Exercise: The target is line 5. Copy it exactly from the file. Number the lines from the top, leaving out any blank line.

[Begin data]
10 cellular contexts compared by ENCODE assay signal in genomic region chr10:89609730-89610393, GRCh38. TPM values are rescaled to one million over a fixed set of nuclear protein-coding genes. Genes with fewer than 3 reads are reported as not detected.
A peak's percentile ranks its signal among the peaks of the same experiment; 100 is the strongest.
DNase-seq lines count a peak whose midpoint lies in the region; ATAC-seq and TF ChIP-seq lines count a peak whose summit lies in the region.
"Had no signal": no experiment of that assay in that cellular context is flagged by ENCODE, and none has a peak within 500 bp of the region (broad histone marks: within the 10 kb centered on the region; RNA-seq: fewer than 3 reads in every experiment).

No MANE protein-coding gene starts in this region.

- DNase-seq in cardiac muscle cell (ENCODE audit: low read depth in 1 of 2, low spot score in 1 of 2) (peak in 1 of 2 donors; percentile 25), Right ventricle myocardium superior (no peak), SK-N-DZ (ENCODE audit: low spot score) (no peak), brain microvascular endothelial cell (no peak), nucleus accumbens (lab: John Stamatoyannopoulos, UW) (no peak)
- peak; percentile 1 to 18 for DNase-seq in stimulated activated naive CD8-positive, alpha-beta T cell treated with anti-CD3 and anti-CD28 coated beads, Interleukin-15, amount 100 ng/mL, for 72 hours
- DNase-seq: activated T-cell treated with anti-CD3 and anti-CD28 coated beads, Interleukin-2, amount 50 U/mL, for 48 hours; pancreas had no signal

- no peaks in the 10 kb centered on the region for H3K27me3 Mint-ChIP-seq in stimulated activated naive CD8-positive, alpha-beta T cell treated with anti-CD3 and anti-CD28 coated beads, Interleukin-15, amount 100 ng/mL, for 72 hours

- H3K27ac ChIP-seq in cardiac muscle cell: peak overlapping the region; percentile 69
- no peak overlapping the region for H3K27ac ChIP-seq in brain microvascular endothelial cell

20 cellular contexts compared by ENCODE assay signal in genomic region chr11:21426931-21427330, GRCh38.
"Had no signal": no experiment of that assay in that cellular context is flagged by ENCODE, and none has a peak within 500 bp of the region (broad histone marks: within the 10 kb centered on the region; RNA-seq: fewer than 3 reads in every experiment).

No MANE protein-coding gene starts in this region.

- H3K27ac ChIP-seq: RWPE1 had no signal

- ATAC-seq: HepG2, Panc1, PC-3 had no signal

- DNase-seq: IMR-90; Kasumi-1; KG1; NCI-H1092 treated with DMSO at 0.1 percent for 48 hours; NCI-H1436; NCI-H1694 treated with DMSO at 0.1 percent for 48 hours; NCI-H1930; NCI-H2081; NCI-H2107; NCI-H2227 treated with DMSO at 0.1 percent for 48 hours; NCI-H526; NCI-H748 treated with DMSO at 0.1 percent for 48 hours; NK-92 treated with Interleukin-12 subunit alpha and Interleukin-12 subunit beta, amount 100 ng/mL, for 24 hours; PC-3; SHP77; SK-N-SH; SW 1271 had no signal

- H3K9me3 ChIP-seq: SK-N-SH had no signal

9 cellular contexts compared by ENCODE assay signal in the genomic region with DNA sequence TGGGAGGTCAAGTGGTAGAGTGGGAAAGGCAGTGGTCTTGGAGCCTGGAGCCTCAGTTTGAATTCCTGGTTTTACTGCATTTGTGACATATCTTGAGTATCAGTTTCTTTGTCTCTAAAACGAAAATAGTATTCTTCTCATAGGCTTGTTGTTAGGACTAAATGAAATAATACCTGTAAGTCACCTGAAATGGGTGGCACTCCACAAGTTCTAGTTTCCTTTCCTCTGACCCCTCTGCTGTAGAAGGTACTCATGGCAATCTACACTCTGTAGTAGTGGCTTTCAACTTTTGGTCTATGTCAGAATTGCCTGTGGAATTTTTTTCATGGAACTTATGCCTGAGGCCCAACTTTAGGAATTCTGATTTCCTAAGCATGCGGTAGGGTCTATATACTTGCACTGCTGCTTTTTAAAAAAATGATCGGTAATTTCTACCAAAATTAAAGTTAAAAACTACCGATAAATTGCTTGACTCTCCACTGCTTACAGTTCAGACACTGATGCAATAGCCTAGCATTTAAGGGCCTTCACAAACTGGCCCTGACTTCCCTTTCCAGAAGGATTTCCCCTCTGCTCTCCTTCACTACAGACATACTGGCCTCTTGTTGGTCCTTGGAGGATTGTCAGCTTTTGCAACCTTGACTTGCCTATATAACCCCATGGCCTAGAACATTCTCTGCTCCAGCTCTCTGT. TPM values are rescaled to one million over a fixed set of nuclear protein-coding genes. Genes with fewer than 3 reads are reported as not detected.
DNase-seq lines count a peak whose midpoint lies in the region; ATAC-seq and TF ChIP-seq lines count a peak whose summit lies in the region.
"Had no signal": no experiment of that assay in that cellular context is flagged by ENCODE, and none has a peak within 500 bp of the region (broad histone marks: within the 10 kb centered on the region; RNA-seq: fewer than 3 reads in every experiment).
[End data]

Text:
No MANE protein-coding gene starts in this region.